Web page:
Canada Post, Toronto's 'worst offender' for blocking bike lanes, vows to steer clear

Toronto’s most enthusiastic bike lane enforcer is one step closer to fulfilling his mission of keeping the city’s lanes clear of errant vehicles as Canada Post vows to stop its drivers from parking where they shouldn't.

'I'm elated by this,' parking enforcement officer Kyle Ashley says

Kyle Ashley, Toronto's parking enforcement officer who calls out bike lane invaders on Twitter says he is "elated" that Canada Post has vowed to keep its vehicles from parking where they shouldn't. (Kyle Ashley/Twitter)

Toronto's most proactive bike lane enforcer, Kyle Ashley, is one step closer to fulfilling his mission of keeping the city's bike lanes clear of errant vehicles as Canada Post vows to stop its drivers from parking where they shouldn't.

Canada Post announced on Tuesday their vehicles will stop parking in bike lanes while making deliveries or pickups throughout the city after Ashley thrust the delinquent postal vehicles into the spotlight of his Twitter account.

"I'm elated by this, and hoping for more from other companies to follow this example," the parking enforcement officer said.

Although he has only been guarding the city's bike lanes for seven weeks, Ashley told CBC Toronto that Canada Post is the "worst offender" for violating cyclist's space, based on his personal observation. 

"This problem isn't unique to Canada Post by any means," Ashley said on Monday. "They're right up there with the FedEx [and] all of these delivery companies, they are the most egregious offenders, followed by the people moving services — Ubers and taxis."

Riding a bicycle and armed with his smartphone, Ashley uses his Twitter account to highlight the physical dangers and financial penalties of blocking bike lanes.

"If a car is parked illegally in a bike lane, what that's going to do, is it's going to force a cyclist out of their dedicated safe space into a live lane of traffic," he explained. 

While he was riding his bike northbound on Shaw Street yesterday in Toronto's west end, he claims a Canada Post driver pulled right in front of him.

"The Canada Post truck came directly south, over the bike lane, parked over the sidewalk, made his delivery, looked at me and then just said to me that I care too much about my job," he said. "It's interactions like that where people see a uniformed officer standing there nevertheless this Canada Post driver just parked directly in front of me.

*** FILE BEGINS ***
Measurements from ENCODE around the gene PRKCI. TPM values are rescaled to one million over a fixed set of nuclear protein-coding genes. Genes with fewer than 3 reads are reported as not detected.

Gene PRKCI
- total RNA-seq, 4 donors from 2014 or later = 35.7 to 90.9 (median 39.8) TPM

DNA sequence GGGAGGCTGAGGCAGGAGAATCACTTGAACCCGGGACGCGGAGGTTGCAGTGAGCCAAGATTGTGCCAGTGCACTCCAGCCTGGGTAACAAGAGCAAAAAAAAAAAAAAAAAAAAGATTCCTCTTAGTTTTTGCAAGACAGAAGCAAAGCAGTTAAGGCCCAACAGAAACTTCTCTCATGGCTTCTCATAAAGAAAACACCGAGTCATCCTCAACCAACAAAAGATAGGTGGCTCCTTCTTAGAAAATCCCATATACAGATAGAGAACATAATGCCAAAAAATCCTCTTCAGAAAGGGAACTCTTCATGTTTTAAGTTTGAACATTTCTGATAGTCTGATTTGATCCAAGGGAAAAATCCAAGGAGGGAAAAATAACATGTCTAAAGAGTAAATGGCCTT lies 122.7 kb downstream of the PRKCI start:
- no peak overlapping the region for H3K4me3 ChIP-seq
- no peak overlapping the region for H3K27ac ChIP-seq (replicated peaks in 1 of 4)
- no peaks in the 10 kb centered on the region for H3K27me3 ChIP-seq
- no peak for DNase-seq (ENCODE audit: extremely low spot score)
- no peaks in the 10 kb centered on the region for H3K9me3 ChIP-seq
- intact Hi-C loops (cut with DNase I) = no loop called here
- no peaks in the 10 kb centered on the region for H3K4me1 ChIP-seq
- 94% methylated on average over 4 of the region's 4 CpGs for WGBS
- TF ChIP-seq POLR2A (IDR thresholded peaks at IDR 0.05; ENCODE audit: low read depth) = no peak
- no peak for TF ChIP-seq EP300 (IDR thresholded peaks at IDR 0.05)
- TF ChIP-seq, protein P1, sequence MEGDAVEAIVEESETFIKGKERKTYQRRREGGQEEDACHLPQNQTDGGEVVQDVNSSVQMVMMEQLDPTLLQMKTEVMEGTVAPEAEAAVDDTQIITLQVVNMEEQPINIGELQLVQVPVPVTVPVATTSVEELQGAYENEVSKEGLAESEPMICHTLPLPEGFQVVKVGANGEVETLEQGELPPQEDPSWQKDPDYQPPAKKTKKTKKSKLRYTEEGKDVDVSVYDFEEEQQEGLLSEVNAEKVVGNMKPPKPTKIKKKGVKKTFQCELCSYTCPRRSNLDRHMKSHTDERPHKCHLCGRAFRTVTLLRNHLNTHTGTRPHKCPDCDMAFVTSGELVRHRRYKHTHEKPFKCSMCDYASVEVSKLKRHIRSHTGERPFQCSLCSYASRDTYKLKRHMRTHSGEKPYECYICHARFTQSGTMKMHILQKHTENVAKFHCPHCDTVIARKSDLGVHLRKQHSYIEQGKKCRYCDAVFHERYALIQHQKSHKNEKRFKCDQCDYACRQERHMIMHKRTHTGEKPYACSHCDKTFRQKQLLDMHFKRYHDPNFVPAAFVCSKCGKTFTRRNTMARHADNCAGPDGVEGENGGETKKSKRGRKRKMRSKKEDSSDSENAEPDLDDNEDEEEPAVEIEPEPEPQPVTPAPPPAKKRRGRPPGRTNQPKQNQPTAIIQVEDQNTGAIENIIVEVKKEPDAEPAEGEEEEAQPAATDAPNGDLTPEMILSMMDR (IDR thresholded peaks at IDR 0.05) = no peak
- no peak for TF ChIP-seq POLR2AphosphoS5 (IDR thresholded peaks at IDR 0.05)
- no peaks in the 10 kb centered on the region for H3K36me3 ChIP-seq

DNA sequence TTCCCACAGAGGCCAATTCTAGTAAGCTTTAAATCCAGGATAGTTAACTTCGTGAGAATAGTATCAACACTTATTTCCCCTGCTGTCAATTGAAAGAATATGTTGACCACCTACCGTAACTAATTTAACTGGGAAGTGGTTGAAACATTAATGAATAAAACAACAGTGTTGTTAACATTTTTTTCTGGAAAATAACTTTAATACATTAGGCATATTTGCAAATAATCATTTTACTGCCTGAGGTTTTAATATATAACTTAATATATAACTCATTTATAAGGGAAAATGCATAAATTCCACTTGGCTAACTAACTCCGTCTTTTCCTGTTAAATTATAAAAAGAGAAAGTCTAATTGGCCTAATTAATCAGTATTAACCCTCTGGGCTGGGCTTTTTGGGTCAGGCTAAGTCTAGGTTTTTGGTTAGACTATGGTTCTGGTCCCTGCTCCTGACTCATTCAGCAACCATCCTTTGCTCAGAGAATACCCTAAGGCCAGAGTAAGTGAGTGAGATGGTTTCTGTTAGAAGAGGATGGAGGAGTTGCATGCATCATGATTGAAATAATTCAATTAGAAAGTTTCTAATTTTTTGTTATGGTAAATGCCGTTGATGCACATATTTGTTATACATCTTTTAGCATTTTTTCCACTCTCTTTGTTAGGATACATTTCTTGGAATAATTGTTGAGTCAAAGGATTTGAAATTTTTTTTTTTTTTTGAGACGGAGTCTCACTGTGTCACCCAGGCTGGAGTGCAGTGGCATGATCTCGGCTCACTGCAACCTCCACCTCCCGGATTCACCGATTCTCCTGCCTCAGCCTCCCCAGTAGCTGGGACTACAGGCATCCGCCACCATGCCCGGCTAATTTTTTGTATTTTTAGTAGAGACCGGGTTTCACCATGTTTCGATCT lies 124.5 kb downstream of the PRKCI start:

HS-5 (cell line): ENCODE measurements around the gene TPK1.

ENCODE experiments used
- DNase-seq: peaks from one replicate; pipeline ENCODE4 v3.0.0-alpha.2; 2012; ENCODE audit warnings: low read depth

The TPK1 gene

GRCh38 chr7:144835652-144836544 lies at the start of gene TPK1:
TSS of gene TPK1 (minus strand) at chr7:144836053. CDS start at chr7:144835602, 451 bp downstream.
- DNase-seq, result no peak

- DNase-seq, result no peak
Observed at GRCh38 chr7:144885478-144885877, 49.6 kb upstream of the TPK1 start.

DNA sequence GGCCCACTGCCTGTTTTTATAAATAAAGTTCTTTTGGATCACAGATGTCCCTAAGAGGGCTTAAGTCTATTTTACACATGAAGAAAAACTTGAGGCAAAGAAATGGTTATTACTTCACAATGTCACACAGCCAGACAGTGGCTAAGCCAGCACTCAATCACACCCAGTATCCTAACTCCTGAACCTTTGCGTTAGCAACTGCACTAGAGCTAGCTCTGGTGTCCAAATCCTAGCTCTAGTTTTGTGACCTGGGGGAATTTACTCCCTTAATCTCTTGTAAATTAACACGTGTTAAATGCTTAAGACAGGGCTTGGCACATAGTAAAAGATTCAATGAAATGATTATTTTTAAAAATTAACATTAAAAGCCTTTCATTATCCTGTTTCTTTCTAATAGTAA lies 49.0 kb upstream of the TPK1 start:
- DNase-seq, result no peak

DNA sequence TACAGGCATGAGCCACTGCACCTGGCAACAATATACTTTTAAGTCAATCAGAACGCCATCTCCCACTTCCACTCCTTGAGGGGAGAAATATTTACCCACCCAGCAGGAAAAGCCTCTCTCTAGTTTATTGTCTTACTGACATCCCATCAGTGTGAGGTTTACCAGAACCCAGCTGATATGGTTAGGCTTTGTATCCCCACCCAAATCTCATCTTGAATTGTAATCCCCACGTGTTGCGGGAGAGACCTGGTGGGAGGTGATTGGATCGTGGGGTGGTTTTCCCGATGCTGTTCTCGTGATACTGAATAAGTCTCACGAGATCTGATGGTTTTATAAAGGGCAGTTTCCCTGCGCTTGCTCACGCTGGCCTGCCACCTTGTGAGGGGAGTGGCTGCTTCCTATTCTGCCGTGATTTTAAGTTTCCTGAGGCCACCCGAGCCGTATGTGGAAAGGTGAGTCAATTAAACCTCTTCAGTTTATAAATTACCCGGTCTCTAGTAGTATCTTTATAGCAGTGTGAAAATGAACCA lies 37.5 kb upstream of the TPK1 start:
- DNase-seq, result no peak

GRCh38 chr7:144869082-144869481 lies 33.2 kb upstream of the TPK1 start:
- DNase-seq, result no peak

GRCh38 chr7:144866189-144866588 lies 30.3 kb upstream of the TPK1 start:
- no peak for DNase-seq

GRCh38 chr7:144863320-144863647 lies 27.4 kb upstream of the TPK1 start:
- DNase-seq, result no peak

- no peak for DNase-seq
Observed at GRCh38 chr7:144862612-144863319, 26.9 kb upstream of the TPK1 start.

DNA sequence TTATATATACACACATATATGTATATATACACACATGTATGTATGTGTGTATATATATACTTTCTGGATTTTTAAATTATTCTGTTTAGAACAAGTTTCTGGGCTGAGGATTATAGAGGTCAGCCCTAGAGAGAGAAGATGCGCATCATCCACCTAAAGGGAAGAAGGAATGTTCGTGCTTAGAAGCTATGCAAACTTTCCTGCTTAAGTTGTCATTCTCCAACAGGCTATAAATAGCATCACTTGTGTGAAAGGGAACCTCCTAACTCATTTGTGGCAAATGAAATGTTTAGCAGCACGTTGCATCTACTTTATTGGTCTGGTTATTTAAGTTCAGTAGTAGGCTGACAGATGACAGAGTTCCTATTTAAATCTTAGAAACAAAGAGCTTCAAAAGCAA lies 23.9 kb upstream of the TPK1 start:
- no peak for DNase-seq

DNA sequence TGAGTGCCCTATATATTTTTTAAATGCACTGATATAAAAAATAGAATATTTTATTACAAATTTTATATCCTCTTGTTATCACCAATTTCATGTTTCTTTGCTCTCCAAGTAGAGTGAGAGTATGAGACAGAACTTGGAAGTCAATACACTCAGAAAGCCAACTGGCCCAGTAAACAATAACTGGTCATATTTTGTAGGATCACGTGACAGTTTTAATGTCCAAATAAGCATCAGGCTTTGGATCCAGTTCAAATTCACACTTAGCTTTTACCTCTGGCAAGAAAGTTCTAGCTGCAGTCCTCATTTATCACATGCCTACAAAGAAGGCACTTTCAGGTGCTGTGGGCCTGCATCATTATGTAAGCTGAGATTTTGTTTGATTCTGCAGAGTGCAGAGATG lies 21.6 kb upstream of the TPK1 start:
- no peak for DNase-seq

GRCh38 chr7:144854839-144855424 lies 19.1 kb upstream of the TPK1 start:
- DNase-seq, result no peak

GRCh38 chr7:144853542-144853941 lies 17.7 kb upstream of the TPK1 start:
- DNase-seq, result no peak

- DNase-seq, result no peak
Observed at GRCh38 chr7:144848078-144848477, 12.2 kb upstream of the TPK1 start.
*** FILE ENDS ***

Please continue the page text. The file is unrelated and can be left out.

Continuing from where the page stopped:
"This announcement today to me is long overdue."

On Friday, he also tweeted a photo of Canada Post van invading lanes on Runnymede Street.

"The other day I was called a jerk. Today … This driver… Used more colourful language, calling me a f------ idiot," the tweet read.

But Ashley says his presence helps deter people from breaking the law, which would cost them $157 by the end of the encounter.

As a result, Canada Post drivers are now expected to find a safe location to park for pickups or deliveries.

"Canada Post understands the concerns raised regarding safety and bike lanes in Toronto," the Crown corporation said in a statement. "As a result, we are instructing our employees to not park in bike lanes in the City of Toronto.

"If a safe parking location is not available, our employees are expected to avoid the stop, continue on their route and return any undelivered items to the depot."

Drivers are told to report any problem areas to their supervisor so a safety assessment can be done to find the best alternative.

On Tuesday, Mayor John Tory applauded Canada Post for listening to the concerns.

"By adjusting deliveries and drop-off locations, Canada Post showed the impact that an effective partnership can make when it comes to fighting congestion," Tory said in a statement. "This decision will help make the commute safer for cyclists."